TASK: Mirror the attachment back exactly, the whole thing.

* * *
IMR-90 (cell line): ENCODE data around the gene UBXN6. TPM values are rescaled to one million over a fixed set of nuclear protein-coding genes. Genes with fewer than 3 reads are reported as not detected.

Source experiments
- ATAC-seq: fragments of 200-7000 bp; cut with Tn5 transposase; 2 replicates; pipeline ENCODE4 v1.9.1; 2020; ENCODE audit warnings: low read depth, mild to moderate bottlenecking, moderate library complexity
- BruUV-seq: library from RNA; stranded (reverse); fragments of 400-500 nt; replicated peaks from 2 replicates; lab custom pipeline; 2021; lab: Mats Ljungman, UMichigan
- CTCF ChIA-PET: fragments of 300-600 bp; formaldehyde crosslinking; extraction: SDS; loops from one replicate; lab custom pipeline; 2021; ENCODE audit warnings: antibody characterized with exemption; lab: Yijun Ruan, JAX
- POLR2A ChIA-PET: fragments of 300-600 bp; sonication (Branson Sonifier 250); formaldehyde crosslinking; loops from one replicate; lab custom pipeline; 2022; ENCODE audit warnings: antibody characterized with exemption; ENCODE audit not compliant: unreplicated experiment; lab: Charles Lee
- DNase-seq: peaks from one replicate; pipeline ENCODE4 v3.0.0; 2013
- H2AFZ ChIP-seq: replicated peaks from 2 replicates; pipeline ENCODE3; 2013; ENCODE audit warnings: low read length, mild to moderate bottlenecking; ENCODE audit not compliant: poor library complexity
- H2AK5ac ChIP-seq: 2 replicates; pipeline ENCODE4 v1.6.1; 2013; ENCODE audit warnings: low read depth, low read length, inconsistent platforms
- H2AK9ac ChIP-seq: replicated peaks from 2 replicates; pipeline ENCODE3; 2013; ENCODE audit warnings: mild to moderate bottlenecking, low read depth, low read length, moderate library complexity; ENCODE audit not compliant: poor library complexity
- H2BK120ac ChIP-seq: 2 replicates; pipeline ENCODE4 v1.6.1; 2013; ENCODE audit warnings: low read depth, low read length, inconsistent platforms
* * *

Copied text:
IMR-90 (cell line): ENCODE data around the gene UBXN6. TPM values are rescaled to one million over a fixed set of nuclear protein-coding genes. Genes with fewer than 3 reads are reported as not detected.

Source experiments
- ATAC-seq: fragments of 200-7000 bp; cut with Tn5 transposase; 2 replicates; pipeline ENCODE4 v1.9.1; 2020; ENCODE audit warnings: low read depth, mild to moderate bottlenecking, moderate library complexity
- BruUV-seq: library from RNA; stranded (reverse); fragments of 400-500 nt; replicated peaks from 2 replicates; lab custom pipeline; 2021; lab: Mats Ljungman, UMichigan
- CTCF ChIA-PET: fragments of 300-600 bp; formaldehyde crosslinking; extraction: SDS; loops from one replicate; lab custom pipeline; 2021; ENCODE audit warnings: antibody characterized with exemption; lab: Yijun Ruan, JAX
- POLR2A ChIA-PET: fragments of 300-600 bp; sonication (Branson Sonifier 250); formaldehyde crosslinking; loops from one replicate; lab custom pipeline; 2022; ENCODE audit warnings: antibody characterized with exemption; ENCODE audit not compliant: unreplicated experiment; lab: Charles Lee
- DNase-seq: peaks from one replicate; pipeline ENCODE4 v3.0.0; 2013
- H2AFZ ChIP-seq: replicated peaks from 2 replicates; pipeline ENCODE3; 2013; ENCODE audit warnings: low read length, mild to moderate bottlenecking; ENCODE audit not compliant: poor library complexity
- H2AK5ac ChIP-seq: 2 replicates; pipeline ENCODE4 v1.6.1; 2013; ENCODE audit warnings: low read depth, low read length, inconsistent platforms
- H2AK9ac ChIP-seq: replicated peaks from 2 replicates; pipeline ENCODE3; 2013; ENCODE audit warnings: mild to moderate bottlenecking, low read depth, low read length, moderate library complexity; ENCODE audit not compliant: poor library complexity
- H2BK120ac ChIP-seq: 2 replicates; pipeline ENCODE4 v1.6.1; 2013; ENCODE audit warnings: low read depth, low read length, inconsistent platforms